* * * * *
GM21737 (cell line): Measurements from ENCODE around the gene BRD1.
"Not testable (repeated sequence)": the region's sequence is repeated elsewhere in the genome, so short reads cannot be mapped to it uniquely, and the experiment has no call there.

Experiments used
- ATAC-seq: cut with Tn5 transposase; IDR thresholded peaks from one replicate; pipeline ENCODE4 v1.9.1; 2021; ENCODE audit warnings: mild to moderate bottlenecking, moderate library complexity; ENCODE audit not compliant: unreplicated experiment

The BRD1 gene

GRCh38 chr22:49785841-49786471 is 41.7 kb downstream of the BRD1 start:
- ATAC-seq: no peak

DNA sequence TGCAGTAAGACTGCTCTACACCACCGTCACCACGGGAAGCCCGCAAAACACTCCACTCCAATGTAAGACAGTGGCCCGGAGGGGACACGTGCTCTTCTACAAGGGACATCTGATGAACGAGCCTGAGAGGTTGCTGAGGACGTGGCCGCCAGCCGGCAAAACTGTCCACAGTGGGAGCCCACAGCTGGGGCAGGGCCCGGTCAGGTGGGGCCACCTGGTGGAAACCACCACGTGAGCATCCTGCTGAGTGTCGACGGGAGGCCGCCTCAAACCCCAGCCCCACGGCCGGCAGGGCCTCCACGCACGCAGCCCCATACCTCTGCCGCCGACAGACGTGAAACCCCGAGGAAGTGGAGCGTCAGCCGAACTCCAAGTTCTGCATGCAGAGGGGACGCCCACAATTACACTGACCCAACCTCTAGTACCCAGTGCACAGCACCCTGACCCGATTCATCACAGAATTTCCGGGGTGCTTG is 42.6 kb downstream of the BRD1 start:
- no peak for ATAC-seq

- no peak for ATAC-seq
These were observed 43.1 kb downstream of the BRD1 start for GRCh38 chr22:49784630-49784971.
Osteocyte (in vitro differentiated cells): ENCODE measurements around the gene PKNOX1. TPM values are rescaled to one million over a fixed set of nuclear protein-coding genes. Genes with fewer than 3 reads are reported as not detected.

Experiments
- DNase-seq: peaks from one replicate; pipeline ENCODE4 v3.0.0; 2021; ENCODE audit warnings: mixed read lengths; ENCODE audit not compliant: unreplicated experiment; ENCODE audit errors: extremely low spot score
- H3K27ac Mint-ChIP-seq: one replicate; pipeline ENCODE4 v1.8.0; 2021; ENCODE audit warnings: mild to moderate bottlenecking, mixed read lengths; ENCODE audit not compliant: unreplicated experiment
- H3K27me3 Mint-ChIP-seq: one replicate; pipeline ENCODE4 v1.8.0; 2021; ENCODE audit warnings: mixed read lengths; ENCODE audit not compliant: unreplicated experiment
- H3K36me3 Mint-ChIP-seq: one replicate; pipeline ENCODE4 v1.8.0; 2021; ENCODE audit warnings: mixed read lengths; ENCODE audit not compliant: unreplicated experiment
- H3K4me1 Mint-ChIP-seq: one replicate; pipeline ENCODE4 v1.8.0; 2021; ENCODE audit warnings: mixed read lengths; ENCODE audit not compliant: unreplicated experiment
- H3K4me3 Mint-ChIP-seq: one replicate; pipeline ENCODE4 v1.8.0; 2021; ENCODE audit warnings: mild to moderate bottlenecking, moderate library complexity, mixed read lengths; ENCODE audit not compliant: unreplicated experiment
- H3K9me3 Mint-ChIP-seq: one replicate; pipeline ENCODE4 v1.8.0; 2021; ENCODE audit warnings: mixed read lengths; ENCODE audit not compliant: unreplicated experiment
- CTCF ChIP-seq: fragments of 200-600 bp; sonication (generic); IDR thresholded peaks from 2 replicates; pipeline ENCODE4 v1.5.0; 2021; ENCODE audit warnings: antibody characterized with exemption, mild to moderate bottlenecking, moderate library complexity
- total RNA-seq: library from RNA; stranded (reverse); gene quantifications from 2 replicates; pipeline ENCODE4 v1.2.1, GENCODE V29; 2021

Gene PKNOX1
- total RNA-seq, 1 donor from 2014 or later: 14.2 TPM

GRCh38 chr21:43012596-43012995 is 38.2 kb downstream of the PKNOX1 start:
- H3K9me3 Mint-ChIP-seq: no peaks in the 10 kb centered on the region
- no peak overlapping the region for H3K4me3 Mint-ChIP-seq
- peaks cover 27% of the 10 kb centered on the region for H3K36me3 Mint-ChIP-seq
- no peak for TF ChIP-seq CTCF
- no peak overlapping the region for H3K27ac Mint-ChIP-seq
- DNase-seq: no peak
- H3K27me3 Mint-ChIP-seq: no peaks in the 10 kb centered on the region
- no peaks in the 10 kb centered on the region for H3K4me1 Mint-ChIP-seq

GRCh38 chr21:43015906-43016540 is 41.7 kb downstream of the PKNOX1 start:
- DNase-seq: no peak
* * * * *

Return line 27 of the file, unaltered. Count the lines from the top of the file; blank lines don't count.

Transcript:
- no peak overlapping the region for H3K4me3 Mint-ChIP-seq